The EU DORA Act sets the scene to guide financial services firms into a digital future

17 Nov 2022

The EU DORA Act sets the scene to guide financial services firms into a digital future

George Ralph, Global Managing Director at RFA examines the introduction of this new legislation, and what regulatory requirements firms operating in Luxembourg will face moving forward

At the end of July 2022, the EU’s Digital Operational Resilience Act, otherwise known as DORA, was published. The act is representative of the EU’s regulatory initiative that covers both cybersecurity and operational resilience within the financial services industry. All financial market participants will be impacted by the introduction of this new legislation. This includes banks, management companies, investment firms,  insurance companies, trading venues and crypto asset providers.

With the implementation of DORA, the European Union is striving to create a competitive financial services market that ensures financial stability and that consumers have access to innovative financial products whilst simultaneously being protected when it comes to their money. Due to the pandemic, financial services providers have become increasingly more dependent on the role of digital when it comes to operating their systems and staff have migrated to hybrid working conditions. Changes in legislation and regulation have been necessary in order to protect both employees and consumers.

The DORA act follows various European regulators introducing regulatory initiatives, including the ECB (European Central Bank) and combines them all into one unified regulation. A key part of a firm’s implementation of DORA will include ICT risk management requirements. The legislation expects the financial firm’s management body to assume “full and ultimate accountability” for all management of ICT risks; for establishing and approving its digital operational resilience strategy and to be accountable for all policies in relation to ICT Third Party Providers (TPPs). Should firms not adhere to these requirements and breach any regulatory obligations, competent authorities have the right to apply administrative penalties under the DORA act.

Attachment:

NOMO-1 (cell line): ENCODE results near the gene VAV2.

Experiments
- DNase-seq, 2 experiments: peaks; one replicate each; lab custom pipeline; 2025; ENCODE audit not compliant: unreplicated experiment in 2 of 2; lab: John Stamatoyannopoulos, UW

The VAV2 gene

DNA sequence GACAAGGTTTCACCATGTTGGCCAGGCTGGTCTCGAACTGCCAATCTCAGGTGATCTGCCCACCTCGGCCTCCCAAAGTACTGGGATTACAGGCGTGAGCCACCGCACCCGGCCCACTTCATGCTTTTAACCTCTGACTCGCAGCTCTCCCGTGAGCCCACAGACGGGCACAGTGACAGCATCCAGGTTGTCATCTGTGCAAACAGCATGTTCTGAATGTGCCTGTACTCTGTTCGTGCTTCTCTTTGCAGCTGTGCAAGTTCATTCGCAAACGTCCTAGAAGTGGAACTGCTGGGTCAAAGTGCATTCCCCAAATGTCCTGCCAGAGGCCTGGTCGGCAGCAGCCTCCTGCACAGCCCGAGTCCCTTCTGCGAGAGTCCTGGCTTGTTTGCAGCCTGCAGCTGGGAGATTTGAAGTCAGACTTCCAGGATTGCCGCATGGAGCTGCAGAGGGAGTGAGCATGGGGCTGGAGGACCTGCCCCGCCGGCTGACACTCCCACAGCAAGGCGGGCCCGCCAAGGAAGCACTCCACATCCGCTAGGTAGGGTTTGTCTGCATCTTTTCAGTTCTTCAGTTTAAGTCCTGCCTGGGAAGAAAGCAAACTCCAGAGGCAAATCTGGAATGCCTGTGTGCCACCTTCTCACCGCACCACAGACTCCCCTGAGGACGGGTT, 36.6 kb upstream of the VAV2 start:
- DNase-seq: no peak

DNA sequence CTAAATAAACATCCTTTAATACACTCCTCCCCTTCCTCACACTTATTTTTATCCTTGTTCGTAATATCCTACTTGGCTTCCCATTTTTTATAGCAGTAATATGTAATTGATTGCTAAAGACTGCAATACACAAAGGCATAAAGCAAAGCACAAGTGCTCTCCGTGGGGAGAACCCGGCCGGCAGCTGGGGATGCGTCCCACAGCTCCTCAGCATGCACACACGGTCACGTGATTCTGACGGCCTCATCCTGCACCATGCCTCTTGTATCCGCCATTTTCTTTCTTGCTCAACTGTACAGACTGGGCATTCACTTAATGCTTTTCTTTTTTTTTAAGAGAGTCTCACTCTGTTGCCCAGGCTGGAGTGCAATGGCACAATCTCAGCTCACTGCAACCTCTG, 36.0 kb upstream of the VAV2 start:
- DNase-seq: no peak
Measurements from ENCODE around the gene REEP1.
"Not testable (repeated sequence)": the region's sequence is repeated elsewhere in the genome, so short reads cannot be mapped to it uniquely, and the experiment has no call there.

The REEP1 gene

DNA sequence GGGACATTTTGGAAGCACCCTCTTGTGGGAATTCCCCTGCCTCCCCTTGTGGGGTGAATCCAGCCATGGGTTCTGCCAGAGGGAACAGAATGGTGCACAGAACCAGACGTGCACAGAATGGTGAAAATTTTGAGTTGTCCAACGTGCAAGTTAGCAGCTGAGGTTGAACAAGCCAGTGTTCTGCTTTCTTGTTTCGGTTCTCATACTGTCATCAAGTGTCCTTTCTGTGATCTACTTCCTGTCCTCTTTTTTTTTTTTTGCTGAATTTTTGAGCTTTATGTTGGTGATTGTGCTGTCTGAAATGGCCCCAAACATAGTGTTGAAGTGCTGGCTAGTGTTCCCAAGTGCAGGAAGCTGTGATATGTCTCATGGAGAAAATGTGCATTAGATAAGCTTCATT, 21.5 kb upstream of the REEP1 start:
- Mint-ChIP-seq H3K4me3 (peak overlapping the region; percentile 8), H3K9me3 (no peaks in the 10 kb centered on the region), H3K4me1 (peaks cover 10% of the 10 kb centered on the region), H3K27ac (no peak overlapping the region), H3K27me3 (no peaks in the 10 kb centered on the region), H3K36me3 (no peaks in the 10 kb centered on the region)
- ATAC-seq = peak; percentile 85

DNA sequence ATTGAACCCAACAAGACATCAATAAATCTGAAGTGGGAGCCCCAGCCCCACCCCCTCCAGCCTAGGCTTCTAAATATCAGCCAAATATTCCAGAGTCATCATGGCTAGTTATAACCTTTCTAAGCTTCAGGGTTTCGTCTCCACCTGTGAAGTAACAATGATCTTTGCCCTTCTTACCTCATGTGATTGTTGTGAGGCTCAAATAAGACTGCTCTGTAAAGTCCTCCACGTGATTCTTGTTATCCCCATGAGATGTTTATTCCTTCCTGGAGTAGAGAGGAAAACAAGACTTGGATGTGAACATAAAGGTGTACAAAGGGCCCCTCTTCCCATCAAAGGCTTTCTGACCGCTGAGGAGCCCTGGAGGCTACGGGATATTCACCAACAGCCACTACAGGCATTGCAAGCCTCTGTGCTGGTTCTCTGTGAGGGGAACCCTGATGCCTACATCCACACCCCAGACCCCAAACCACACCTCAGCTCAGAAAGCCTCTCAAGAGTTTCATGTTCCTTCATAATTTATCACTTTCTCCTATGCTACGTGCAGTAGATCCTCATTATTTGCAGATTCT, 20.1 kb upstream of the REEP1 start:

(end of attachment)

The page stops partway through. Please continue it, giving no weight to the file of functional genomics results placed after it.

The new legislation highlights a key shift in focus within the EU, defined by ensuring that not only can firms demonstrate financial resilience, but also maintain operational resilience should a severe incident occur such as a cyberattack or systems failure. The DORA act will see a greater focus on digital operational resilience testing by introducing new requirements. Firms will be required to show that they are able to conduct appropriate resilience and security tests on their “critical ICT systems and applications” on an annual basis. As a result of this, they will also need to be able to “fully address” any vulnerabilities that are identified within their stress testing. This will be expected to be carried out alongside the DORA business impact analysis requirement, which could see firms subject to a significant level of supervisory scrutiny and a need to demonstrate greater accurate testing and scenario analysis capabilities.